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As the leading cause of death worldwide, cardiovascular disease has been the source of much research. These studies have found that stress is a top psychological factor in developing heart diseases. For example, according to Kristina Orth-Comer et al., in “Marital Stress Worsens Prognosis in Women with Coronary Heart Disease,” the authors state that marital stress, but not work stress, causes increased risk for cardiovascular disease. But this study only begins to scratch the surface of the multitude of lifestyle issues that deteriorate people’s health and cause cardiovascular disease. This paper will investigate the findings of five studies before comparing the similarities and differences in findings. The paper will help establish a consolidated look at the various factors affecting cardiovascular disease, and provide a clear framework for people to see ways they can avoid developing a form of the disease. With life being the source of so many stressors, it is important to understand the health implications of lifestyle decisions, and develop ways that people can prevent cardiovascular disease. But in studying the relationship between stressors and cardiovascular disease, individual personality type also needs to be factored in.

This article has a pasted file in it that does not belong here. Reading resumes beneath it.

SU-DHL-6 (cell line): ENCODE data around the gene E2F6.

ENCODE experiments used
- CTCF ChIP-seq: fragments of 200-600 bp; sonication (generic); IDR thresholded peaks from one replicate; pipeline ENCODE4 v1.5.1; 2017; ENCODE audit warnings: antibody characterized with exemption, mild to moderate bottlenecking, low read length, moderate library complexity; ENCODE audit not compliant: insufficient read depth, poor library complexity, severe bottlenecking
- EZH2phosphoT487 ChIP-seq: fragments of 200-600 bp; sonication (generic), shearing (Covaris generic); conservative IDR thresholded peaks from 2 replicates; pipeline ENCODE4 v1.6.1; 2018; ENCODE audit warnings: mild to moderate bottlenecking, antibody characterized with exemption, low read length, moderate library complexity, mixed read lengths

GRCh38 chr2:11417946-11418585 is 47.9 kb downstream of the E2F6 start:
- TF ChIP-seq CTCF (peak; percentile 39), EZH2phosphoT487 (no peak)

With stress being the top psychological factor contributing to cardiovascular disease, it is important to identify the various sources of these stressors that are common in our everyday lives. Two such sources are presented in Orth-Comer et al’s., “Marital Stress.” In the paper, the authors investigate the impact that marriage and work have on stress levels, and its relation with coronary heart disease. The authors studied women between 30 and 65 years old who lived in Stockholm, Sweden, and who were hospitalized for suffering from an acute coronary event between 1991 and 1994. In total, 335 women were included in the study. The researchers found that women married or living with a male partner were nearly three times more likely than those who were not, to have recurring cardiovascular issues. However, women who were working did not have a significant recurrent coronary event, (Orth-Gomer et al., 2000). The study factored in adjustments for age, education, diagnoses, diabetes, systolic blood pressure, estrogen status, smoking, high-density lipoprotein cholesterol level, triglyceride level, and left ventricular dysfunction.